Furthermore, the cops’ morality is far from black and white. The continual confrontations between Borrell and Daniels are the most tacit example of the departments’ unsavoury elements. Specifically, Borrell threatens to uncover “dirt” on Daniels unless the latter character agrees to ignore the misdemeanours of prominent figures with important political affiliations. Yet Daniels, despite the risk it poses to his career ambitions, refuses to accept Borrell’s orders.
Indeed the situation confronting Daniels is not dissimilar to the dilemma facing D’Angelo. Both characters are faced with a quandary in which the more moral decision is the one which conflicts with their self-preserving instincts. In other words, if Daniels continues to defy Borrell, he will ruin his chances of ascending the ranks of the police department. Meanwhile, D’Angelo knows that if he implicates his compatriots for their various crimes, his life will be in imminent danger.
Therefore, while D’Angelo and Daniels are different in several ways, the difficult but admirable decisions they eventually elect to take shows the underlying humanism which often dictates characters’ actions. This facet of the show seems to have been overlooked by many commentators who seem more intent on exploring the bleaker societal meditations which infuse its narrative.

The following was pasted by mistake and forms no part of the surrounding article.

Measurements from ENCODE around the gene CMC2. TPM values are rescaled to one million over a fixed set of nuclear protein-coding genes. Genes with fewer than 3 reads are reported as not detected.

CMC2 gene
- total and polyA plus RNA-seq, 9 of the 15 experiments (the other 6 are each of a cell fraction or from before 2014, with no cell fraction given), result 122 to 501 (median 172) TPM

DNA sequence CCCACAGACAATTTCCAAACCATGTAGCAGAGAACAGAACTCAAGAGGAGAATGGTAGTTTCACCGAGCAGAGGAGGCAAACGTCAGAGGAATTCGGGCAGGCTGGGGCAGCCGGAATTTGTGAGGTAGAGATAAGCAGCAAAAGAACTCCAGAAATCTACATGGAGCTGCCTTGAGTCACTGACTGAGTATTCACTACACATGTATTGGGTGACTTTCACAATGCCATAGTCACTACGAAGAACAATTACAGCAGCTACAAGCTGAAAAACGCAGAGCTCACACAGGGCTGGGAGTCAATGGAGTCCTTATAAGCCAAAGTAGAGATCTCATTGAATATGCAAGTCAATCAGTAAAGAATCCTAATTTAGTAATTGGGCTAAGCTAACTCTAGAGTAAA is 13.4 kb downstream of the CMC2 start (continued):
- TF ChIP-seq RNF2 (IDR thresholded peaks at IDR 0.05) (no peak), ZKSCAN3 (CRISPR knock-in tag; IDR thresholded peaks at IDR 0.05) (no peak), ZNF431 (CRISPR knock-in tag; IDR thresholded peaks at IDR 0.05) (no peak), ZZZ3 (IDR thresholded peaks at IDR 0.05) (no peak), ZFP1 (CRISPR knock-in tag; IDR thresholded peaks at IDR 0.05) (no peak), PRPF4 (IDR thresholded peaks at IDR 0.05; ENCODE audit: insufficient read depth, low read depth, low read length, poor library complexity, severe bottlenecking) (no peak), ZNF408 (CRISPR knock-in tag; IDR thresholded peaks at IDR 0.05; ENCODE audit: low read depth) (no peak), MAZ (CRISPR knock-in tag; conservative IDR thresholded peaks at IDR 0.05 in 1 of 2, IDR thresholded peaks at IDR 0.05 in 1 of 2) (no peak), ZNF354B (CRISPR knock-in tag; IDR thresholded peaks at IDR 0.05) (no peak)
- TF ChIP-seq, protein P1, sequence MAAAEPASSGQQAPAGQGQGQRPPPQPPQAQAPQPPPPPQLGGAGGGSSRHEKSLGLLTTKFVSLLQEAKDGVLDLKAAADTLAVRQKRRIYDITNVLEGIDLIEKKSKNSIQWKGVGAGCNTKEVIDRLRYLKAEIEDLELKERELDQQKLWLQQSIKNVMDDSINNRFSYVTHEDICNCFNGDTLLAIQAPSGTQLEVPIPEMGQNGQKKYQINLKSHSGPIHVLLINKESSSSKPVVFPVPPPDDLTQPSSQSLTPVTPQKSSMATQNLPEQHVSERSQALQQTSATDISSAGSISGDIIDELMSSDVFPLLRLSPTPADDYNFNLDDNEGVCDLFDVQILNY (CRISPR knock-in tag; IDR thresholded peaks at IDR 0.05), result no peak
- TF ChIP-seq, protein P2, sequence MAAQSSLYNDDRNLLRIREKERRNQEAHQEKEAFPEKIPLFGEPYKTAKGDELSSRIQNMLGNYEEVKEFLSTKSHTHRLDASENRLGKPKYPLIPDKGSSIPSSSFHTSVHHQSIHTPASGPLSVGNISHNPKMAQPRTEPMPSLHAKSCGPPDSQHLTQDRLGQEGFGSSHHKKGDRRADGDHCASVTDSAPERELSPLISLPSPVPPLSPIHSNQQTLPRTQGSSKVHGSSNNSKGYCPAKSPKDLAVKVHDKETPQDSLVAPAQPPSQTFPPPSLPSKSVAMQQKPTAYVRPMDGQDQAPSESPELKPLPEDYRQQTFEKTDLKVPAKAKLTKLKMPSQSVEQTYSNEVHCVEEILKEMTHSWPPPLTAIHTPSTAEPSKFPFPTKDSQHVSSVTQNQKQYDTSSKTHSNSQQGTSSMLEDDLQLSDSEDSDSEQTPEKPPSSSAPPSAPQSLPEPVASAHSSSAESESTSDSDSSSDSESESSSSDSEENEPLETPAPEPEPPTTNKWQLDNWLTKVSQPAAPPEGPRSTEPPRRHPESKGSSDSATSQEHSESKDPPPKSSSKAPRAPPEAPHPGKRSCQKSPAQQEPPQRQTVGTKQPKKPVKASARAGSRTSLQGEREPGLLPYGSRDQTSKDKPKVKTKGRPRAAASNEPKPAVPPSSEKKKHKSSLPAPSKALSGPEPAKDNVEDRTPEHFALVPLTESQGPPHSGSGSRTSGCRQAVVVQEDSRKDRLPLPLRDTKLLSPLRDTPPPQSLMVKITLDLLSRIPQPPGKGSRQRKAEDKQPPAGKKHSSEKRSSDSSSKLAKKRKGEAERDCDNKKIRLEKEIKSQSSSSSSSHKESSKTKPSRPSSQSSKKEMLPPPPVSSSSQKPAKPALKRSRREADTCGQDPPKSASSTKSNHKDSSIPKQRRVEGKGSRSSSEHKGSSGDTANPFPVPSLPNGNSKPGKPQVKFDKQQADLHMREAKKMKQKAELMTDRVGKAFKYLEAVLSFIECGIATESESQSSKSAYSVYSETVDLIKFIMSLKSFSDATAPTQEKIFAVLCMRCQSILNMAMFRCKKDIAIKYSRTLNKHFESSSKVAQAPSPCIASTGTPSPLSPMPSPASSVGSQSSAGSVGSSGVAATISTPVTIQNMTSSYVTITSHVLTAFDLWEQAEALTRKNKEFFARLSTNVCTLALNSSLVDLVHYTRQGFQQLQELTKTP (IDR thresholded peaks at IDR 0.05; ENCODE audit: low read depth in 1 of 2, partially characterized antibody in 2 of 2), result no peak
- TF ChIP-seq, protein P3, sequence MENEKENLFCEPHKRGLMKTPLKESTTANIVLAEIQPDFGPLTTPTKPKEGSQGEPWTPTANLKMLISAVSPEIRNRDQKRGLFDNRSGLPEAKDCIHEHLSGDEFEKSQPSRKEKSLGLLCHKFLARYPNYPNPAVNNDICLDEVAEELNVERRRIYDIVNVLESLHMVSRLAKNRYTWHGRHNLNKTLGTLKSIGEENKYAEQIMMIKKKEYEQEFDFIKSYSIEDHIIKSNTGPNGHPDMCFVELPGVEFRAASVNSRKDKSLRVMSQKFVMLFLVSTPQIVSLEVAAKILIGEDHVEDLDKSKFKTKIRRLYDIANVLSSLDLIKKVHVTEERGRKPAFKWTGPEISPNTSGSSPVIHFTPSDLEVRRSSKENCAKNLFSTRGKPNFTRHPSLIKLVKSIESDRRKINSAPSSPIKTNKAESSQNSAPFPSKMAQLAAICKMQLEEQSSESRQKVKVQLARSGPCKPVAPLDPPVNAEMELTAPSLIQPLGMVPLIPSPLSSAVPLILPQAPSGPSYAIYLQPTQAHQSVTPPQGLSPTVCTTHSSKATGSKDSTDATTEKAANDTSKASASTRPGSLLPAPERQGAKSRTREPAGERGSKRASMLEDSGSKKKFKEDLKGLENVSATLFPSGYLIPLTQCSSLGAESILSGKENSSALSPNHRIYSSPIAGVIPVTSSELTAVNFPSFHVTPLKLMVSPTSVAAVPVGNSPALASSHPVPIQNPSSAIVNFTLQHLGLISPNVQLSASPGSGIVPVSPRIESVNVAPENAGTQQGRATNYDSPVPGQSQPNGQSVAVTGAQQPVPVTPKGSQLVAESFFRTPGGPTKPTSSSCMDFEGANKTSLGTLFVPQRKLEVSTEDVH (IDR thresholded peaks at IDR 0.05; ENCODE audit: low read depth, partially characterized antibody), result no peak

- The episode title “Cleaning Up” shares its name with a 1925 film directed by Fatty Arbuckle.
- This was the first episode written by George Pelecanos, the novelist who would go on to become an integral part of The Wire’s success.
- The scene portraying Wallace’s demise was highly praised by critics. New York Magazine described it as “one of an overwhelmingly bleak show’s bleakest moments”, while MSNBC said it was “perhaps the most memorable (scene), and one that illustrates The Wire in microcosm”.
- In this episode, the murdered body of Nakeesha Lyles is shown. The character was last seen testifying against the Barksdale organisation in episode 1. This elucidates the long attention span which the show requires of its viewer.
- The episode is one of three from the first season which are accompanied by commentaries on the DVD box set. The other two episodes in question are “The Target” and “The Detail”.
Best Quote: “You like the crib I put you in, right?” Avon provides a pertinent riposte to his sister’s reservations regarding his lifestyle.
Best Scene: The scene in which Avon is arrested encapsulates The Wire’s modus operandi. It is deliberately non-sensational and highly realistic. There is no dramatic confrontation and little discernible intensity evident – instead, Avon allows Daniels to handcuff him and he does not utter a single word during this procedure. Its visuals also echo Wallace’s death scene, however on this occasion characters are shown walking downstairs rather than upstairs.
New Characters: Brianna Barksdale (D’Angelo’s mother)
WTF Moment: The image of Rawls comforting McNulty is nothing less than surreal.